UK broadband averages rise but global ranking doesn’t. Does it matter?
- UK regulator claims broadband speeds have risen by a fifth in a year
- However the UK is still ‘only’ average in the global speed rankings
- If users are generally happy (and the fact that they often have to be cajoled to upgrade implies that many are). Who cares?
The UK has settled into the comfortable tradition of moaning about broadband speeds but apparently not shopping around to improve them. UK performance is seemingly always below average in the international broadband rankings and even lower within Europe. And while average speeds improve (as, on average, they must) the rankings are usually disappointing.
Part of the reason for this is the UK incumbent’s historic reluctance to spend on fibre build while some of its European peers have raced ahead. That’s pulled down the averages as BT preferred instead to use broadband to extend the life of its copper plant with VDSL 2 (which can deliver up to about 70Mbit/s) and G.fast which produces over 100Mbit/s download speeds.
The problem, from a global ranking point of view, might be that while VDSL 2 and G.fast produce good ‘user experiences’ in comparison to slower DSL, they don’t do as much for the averages as do the super-speedy fibre to the premises (FTTP) connections which can easily yield 300 Mbit/s and more.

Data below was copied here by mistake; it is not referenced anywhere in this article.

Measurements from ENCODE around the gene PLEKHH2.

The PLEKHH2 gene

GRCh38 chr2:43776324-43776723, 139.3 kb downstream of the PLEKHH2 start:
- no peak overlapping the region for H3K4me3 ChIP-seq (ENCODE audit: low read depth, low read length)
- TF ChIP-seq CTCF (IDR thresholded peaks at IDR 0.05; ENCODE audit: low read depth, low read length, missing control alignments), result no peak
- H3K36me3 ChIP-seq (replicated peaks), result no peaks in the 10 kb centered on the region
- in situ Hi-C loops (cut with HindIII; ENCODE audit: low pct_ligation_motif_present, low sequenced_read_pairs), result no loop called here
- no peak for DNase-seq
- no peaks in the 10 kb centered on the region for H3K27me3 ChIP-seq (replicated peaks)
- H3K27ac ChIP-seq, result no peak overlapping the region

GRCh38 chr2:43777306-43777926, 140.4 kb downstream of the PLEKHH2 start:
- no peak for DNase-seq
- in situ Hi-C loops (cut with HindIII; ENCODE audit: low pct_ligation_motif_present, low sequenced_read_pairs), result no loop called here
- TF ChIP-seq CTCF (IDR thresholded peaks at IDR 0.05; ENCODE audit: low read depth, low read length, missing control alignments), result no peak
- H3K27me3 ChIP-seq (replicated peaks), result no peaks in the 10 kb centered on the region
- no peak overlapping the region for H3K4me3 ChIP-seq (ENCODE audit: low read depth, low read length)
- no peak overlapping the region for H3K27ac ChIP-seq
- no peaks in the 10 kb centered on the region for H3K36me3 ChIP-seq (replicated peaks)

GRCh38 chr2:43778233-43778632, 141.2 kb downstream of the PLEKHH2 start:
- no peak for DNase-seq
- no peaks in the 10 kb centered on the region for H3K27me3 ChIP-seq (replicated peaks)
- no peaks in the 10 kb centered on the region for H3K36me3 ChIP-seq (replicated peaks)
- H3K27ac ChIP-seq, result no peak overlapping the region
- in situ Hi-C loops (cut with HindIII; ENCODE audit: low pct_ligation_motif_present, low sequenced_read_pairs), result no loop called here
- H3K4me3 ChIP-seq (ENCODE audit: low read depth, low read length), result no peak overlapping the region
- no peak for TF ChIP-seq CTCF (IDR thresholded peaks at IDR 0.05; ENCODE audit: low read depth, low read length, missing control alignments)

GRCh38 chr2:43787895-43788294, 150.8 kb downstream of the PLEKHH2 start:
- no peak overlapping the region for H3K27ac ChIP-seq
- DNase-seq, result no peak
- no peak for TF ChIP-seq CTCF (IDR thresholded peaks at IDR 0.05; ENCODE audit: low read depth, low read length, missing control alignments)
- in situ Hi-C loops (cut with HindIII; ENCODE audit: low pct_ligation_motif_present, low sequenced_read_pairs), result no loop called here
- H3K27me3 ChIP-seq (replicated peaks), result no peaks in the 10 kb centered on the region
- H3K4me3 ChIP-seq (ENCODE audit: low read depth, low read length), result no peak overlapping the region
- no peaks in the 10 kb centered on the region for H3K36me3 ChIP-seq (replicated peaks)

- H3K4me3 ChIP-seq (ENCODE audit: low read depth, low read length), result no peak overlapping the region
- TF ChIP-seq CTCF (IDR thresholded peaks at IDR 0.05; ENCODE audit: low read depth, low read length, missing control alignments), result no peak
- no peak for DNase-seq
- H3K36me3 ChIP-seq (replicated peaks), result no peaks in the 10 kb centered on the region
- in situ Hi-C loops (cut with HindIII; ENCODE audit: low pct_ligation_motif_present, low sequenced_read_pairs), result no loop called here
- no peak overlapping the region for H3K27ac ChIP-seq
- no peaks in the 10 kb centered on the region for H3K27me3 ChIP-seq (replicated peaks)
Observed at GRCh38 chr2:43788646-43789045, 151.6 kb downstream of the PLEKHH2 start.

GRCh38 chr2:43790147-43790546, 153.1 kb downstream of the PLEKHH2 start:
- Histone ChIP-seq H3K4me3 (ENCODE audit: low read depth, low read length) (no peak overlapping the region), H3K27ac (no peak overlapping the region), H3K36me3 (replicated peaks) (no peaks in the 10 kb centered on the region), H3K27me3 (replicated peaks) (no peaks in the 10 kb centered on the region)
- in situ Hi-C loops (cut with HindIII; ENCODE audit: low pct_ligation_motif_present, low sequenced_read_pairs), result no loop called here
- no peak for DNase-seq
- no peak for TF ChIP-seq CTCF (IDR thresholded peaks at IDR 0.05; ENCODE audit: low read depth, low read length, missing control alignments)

However, rising clamour for fibre, plus the arrival of competitive fiber diggers in the UK, has seen BT change tack and undertake to speed up its FTTP effort (see today’s “BT fibre push a step in the right direction, 5G news is no news”).
Promising fibre jam tomorrow doesn’t do much for broadband rankings today, but while those pesky rankings haven’t changed much Ofcom is pleased to report today that, partly due to the increase in fibre connections of the past year or so, UK speed averages have risen nicely.
It says average broadband speeds have jumped nearly 20% in the last year (see diagram above). It’s been tracking home broadband stats by installing monitors on broadband routers and is able to report that average download speeds have passed the 50 Mbit/s mark for the first time, rising by 18 per cent in the last year.
And it reports that both download and upload speeds have more than doubled over the last five years.
The fastest speeds recorded in the Ofcom research were from cable MSO Virgin Media’s VIVID 350 cable package, which produces average peak time speeds hitting 360.2 Mbit/s. BT’s 300 Mbit/s full-fibre package was second fastest, with an average peak time speed of 300.6 Mbit/s. This package was also top for average peak time upload speeds at 48.8 Mbit/s.
Ofcom said it also looked at how different broadband packages affect people’s experience of streaming video content. People using superfast connections or faster were able to stream Netflix films or shows in ultra-high definition (UHD) without buffering in almost every case, it claimed. But only one-in-10 homes with basic, copper broadband are able to stream their favourite shows in UHD.
Today, Ofcom claims, more than 90 per cent of UK homes and small businesses could upgrade to superfast connections to improve their streaming experience – often without paying more than they do now.
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